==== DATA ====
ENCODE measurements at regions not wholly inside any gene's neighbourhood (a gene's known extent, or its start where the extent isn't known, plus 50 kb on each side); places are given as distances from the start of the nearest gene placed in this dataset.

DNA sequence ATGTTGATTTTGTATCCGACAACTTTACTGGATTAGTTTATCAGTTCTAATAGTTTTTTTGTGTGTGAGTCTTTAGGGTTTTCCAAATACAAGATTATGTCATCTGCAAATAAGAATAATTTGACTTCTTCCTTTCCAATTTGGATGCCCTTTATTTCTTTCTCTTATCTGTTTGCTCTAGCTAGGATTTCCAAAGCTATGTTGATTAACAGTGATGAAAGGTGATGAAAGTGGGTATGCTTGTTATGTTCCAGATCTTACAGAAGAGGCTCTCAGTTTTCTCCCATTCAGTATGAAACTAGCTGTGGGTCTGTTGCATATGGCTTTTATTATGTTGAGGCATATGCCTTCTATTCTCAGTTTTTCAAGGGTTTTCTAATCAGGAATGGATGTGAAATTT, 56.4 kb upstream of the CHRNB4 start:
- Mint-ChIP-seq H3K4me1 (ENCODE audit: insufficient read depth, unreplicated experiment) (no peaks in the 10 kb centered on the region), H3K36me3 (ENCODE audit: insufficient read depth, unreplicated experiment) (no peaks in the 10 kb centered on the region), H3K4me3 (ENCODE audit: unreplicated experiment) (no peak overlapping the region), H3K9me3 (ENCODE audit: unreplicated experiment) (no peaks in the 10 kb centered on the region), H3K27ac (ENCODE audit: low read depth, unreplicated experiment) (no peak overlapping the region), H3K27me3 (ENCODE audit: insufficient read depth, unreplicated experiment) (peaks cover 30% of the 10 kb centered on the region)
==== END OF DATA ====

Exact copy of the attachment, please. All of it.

ENCODE measurements at regions not wholly inside any gene's neighbourhood (a gene's known extent, or its start where the extent isn't known, plus 50 kb on each side); places are given as distances from the start of the nearest gene placed in this dataset.

DNA sequence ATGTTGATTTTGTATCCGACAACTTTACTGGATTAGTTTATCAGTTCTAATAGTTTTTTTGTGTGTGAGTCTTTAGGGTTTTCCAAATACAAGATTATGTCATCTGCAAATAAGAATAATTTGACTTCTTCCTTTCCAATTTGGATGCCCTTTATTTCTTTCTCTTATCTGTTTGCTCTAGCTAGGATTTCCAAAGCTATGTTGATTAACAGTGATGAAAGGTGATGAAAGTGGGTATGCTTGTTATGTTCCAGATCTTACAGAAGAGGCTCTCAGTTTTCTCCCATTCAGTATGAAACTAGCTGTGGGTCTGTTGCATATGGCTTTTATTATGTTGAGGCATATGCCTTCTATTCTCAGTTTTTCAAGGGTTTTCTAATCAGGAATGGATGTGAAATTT, 56.4 kb upstream of the CHRNB4 start:
- Mint-ChIP-seq H3K4me1 (ENCODE audit: insufficient read depth, unreplicated experiment) (no peaks in the 10 kb centered on the region), H3K36me3 (ENCODE audit: insufficient read depth, unreplicated experiment) (no peaks in the 10 kb centered on the region), H3K4me3 (ENCODE audit: unreplicated experiment) (no peak overlapping the region), H3K9me3 (ENCODE audit: unreplicated experiment) (no peaks in the 10 kb centered on the region), H3K27ac (ENCODE audit: low read depth, unreplicated experiment) (no peak overlapping the region), H3K27me3 (ENCODE audit: insufficient read depth, unreplicated experiment) (peaks cover 30% of the 10 kb centered on the region)